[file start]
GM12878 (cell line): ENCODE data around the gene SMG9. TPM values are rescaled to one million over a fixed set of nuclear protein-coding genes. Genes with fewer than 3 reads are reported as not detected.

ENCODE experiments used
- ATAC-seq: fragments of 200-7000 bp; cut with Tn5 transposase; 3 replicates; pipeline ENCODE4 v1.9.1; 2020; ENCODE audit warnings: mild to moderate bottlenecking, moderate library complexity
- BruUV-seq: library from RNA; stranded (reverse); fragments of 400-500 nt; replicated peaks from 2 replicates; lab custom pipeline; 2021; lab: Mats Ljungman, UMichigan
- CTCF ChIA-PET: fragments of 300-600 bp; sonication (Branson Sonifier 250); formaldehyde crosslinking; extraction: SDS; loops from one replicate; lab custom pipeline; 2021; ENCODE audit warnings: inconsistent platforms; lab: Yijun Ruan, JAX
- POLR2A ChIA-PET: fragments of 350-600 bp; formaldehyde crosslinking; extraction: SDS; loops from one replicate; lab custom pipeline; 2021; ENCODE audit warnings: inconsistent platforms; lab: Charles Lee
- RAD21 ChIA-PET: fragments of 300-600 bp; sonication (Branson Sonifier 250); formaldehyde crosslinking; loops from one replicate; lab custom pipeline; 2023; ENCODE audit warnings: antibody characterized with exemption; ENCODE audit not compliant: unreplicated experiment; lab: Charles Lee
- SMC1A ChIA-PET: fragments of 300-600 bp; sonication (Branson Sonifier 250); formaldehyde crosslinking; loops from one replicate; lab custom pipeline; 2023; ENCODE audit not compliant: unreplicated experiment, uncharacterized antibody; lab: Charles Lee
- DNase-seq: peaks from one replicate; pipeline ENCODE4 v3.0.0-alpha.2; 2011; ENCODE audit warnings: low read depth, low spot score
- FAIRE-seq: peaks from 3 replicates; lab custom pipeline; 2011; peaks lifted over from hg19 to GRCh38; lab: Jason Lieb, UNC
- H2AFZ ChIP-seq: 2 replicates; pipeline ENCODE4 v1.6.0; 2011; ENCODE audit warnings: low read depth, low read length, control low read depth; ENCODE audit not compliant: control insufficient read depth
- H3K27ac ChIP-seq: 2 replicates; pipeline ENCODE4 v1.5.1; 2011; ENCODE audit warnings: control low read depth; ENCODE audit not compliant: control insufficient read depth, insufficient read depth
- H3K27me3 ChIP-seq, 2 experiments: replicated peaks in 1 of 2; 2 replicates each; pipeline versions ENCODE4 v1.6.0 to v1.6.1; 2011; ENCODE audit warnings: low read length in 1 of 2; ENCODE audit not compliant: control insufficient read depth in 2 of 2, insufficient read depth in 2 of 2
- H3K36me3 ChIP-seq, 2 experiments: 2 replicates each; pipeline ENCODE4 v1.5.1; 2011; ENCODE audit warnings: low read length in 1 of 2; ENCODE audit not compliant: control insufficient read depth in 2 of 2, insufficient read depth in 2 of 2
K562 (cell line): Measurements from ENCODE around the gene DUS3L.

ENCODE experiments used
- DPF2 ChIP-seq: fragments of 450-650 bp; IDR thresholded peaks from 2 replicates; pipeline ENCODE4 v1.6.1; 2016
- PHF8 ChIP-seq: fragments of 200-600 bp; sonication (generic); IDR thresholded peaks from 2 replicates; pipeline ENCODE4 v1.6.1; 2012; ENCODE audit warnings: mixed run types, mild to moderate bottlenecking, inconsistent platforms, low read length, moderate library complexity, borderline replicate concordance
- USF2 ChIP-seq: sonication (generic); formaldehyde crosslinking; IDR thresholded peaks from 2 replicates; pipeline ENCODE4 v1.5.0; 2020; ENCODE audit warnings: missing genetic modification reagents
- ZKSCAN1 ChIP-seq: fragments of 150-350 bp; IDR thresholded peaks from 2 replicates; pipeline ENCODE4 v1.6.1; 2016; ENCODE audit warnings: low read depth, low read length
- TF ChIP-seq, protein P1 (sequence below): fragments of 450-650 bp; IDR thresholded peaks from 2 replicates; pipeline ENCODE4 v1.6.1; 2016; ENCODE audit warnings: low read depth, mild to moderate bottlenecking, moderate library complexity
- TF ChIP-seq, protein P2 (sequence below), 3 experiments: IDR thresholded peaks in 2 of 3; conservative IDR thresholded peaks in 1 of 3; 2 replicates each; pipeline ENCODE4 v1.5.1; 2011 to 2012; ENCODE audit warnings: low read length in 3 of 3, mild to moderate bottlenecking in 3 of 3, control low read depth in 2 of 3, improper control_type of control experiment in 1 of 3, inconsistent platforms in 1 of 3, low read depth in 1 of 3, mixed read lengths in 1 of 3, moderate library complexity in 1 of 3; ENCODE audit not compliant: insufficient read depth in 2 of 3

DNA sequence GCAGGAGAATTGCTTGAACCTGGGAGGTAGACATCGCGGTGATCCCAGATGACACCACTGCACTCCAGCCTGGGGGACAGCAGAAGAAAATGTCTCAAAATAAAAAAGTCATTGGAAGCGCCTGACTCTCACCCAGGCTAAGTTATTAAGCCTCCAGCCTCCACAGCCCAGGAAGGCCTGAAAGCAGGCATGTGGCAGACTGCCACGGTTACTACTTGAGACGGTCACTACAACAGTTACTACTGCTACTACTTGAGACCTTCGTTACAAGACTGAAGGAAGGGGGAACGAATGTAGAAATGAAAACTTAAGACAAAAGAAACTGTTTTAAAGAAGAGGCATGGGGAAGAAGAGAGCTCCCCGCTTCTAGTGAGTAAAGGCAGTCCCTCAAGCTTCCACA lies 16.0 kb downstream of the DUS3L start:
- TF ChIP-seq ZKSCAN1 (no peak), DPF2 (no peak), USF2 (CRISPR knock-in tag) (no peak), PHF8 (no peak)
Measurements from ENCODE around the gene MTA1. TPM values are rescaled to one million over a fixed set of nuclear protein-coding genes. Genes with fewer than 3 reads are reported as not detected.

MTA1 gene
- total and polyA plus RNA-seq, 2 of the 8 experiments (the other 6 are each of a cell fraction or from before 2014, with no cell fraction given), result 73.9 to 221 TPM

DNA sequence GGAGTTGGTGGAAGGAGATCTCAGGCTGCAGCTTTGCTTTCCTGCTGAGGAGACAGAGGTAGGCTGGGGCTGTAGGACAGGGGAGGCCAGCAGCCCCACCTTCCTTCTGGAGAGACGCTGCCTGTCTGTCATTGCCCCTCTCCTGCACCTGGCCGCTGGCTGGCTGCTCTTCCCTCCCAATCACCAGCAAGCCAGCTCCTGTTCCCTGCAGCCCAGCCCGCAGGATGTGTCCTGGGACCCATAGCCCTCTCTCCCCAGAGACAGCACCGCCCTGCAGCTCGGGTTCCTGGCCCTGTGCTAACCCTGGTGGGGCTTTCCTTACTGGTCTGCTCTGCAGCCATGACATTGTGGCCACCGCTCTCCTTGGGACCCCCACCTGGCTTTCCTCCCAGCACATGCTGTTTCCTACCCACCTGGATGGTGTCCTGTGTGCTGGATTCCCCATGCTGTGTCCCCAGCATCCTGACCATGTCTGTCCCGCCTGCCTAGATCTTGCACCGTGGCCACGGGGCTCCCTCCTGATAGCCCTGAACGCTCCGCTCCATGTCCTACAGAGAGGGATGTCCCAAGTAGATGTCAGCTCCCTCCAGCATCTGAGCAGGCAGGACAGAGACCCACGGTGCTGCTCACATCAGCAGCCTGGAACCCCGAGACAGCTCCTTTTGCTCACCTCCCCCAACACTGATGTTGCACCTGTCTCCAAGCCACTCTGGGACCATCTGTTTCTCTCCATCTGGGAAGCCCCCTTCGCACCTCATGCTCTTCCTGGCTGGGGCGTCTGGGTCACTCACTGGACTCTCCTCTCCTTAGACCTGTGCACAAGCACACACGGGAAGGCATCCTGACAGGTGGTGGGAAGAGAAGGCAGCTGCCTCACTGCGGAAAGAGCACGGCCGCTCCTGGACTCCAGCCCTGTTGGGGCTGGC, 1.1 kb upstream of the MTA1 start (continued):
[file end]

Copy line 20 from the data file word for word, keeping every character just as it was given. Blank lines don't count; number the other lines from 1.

- ZKSCAN1 ChIP-seq: fragments of 150-350 bp; IDR thresholded peaks from 2 replicates; pipeline ENCODE4 v1.6.1; 2016; ENCODE audit warnings: low read depth, low read length